Food labels are important tools to help people make healthy choices about the foods they eat. The nutritional facts on a food label provide important information about the calories, fat, carbohydrates, protein, vitamins, minerals and other nutrients in the food item. The label also shows the nutrient content per serving, which can help you compare the nutrition of different products.

While most of us are familiar with the federally mandated nutrition label, there is a wide array of additional labels available to consumers, including the simple front-of-pack Facts Up Front label from the American Heart Association; the for-profit Guiding Stars developed by the Hannaford grocery chain; and the Symbol of Quality label from the U.S. Department of Agriculture’s NuVal system. In addition, some food producers use unique labels such as ‘Best if Used by’, ‘Enjoy by’ and ‘Fresh through’ dates to indicate when a product will be at its best or may begin to lose its freshness.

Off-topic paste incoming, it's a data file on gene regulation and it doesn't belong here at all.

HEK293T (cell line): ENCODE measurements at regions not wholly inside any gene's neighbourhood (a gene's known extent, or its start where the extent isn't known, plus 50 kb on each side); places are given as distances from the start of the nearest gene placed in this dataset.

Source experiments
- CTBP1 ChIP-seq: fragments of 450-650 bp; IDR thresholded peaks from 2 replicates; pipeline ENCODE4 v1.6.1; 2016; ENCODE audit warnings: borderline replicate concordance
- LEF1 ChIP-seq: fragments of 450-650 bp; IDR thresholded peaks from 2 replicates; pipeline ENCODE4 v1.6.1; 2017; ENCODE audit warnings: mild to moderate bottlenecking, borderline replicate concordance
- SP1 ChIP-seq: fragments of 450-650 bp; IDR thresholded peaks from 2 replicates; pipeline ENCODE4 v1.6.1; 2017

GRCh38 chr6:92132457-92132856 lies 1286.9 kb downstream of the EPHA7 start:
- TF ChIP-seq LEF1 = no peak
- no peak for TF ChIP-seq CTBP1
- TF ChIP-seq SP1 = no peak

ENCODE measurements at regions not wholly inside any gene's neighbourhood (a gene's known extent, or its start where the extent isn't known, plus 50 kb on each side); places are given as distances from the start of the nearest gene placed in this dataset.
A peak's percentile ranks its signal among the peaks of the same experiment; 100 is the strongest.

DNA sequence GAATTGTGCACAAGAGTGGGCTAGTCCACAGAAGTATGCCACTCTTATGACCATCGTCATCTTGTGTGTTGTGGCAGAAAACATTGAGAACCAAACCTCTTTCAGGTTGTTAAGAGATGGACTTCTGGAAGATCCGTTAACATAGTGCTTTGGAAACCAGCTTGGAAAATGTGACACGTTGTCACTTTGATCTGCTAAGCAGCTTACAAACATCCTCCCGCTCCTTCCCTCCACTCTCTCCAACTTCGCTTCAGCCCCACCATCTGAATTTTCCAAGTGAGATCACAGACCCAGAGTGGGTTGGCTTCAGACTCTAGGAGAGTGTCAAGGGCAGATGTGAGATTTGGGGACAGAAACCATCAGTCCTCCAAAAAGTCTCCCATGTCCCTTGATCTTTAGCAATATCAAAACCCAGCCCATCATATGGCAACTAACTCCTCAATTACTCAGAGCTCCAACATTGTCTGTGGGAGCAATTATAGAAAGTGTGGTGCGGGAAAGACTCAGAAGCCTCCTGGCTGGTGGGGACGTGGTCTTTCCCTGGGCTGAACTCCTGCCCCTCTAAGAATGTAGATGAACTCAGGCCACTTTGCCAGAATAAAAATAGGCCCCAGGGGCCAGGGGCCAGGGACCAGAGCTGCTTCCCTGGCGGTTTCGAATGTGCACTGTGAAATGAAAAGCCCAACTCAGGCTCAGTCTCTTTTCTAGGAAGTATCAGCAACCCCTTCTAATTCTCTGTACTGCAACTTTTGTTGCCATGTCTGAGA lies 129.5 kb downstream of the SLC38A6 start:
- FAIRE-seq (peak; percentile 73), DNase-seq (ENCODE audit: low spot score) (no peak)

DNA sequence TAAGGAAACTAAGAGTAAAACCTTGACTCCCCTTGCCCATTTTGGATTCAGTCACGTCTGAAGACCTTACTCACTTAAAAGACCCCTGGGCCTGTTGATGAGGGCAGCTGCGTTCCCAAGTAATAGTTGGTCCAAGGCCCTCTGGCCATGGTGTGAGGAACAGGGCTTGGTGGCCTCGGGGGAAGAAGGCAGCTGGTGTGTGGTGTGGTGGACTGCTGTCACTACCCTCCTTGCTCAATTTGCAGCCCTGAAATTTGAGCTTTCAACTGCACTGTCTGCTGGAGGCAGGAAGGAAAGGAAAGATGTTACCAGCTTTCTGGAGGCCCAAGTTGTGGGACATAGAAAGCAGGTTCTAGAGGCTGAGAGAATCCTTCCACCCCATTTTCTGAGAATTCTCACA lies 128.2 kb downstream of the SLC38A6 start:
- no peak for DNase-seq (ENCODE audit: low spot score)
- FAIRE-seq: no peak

Using the information on food labels, individuals can optimize their health by eating more nutrient-dense foods and reducing the amount of high-fat and high-saturated fat foods they consume. They can also avoid consuming too much sodium, which is linked to hypertension and other chronic diseases.

A recent study analyzing the effects of food-label changes found that while reading nutrition labels is not widely practiced (5% of participants claimed to never read them), it does appear to be one of the most valuable ways to make healthier choices in a grocery store. The most important thing, however, is to focus on increasing the presence of key nutrients that support a wholesome diet and help prevent chronic diseases. food labels

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